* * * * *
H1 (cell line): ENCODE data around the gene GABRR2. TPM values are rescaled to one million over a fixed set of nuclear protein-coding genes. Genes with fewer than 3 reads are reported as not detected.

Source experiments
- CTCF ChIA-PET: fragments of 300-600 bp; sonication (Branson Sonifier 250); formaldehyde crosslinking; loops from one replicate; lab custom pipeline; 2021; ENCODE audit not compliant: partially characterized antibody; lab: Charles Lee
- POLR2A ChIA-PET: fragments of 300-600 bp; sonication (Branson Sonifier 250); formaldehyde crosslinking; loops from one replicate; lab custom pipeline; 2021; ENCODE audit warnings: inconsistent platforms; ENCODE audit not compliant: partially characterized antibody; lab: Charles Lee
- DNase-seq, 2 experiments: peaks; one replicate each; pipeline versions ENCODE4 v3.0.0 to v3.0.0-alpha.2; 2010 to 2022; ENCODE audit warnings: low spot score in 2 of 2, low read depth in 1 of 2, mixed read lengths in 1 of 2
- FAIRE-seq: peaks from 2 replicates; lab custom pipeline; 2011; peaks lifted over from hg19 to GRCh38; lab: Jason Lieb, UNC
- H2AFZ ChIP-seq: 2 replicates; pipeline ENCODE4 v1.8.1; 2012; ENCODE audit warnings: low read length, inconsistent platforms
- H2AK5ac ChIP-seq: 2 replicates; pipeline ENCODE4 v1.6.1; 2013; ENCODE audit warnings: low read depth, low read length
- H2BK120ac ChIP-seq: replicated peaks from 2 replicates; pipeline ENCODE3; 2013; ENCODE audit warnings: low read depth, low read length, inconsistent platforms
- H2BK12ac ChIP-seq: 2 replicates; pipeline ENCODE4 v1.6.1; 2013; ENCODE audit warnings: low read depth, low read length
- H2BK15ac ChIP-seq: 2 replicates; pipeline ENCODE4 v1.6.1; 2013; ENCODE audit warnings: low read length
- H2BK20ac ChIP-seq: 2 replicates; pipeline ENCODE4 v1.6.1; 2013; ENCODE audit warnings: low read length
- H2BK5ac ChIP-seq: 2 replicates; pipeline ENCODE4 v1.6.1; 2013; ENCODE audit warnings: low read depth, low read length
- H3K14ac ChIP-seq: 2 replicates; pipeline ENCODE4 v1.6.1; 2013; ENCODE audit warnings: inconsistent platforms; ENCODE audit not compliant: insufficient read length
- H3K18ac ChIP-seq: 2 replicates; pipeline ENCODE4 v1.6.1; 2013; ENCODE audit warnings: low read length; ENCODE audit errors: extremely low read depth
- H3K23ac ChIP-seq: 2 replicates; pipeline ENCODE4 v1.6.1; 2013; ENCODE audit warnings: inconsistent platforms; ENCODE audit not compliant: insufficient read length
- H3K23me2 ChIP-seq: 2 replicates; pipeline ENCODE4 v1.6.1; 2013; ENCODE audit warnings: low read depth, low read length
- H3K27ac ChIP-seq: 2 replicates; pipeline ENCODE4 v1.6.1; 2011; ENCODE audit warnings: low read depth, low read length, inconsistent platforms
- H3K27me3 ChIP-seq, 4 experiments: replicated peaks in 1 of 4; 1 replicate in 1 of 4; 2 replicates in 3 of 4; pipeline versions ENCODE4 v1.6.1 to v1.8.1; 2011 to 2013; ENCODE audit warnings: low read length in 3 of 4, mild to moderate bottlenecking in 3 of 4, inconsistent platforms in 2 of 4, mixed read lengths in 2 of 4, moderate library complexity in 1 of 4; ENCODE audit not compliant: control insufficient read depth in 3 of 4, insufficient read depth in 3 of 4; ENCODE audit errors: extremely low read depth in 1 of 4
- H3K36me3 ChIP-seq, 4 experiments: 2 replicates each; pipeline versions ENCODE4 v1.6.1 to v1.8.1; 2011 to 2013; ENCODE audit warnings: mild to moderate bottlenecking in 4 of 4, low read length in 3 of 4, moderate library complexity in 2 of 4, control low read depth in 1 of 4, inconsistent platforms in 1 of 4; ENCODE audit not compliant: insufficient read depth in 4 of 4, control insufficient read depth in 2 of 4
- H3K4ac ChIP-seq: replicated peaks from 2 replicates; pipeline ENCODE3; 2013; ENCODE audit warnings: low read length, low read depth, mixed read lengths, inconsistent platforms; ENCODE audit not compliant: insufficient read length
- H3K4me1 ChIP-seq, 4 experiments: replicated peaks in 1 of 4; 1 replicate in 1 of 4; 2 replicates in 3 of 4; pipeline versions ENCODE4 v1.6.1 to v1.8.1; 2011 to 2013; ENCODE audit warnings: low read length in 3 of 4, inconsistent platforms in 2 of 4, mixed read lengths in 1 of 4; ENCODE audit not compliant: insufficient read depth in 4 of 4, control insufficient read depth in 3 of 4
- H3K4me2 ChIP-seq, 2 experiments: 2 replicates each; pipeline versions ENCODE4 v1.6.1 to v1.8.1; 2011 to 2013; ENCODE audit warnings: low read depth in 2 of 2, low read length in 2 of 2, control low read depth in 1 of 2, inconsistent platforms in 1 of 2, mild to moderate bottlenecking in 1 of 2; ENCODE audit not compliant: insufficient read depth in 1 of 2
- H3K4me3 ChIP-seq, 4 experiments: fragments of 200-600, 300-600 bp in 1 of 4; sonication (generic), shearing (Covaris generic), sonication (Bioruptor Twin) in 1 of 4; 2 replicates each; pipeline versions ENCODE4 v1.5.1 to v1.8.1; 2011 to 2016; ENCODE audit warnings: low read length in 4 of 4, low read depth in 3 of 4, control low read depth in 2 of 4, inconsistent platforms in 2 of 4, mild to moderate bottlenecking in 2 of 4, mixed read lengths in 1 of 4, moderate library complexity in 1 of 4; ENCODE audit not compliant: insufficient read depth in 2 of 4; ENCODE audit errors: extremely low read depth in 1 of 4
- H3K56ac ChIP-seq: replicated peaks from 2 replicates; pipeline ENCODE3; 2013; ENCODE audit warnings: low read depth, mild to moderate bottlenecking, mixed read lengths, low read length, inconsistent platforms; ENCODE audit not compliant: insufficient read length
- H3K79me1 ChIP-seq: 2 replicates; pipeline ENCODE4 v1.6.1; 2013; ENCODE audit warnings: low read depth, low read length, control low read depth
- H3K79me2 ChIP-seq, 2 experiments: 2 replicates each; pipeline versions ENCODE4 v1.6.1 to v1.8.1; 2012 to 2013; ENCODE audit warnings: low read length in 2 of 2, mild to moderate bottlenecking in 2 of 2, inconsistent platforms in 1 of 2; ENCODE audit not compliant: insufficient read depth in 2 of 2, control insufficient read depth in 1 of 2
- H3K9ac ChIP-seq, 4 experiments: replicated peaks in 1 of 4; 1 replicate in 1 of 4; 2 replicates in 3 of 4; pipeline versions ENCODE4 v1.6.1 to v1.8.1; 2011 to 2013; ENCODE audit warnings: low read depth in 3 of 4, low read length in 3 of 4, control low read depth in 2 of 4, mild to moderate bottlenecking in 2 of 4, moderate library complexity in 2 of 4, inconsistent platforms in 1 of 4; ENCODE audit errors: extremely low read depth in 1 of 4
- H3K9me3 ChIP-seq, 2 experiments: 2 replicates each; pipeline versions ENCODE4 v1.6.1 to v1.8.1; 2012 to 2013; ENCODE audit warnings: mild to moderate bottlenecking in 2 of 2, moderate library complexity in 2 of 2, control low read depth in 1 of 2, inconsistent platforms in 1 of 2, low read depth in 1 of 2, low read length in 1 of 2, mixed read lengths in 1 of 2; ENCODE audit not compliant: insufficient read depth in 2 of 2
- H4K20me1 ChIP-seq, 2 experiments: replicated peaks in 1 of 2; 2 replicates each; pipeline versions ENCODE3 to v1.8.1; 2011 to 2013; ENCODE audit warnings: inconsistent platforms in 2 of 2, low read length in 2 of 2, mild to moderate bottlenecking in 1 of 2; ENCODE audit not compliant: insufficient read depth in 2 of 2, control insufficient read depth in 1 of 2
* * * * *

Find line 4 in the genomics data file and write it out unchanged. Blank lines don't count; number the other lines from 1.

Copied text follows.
- POLR2A ChIA-PET: fragments of 300-600 bp; sonication (Branson Sonifier 250); formaldehyde crosslinking; loops from one replicate; lab custom pipeline; 2021; ENCODE audit warnings: inconsistent platforms; ENCODE audit not compliant: partially characterized antibody; lab: Charles Lee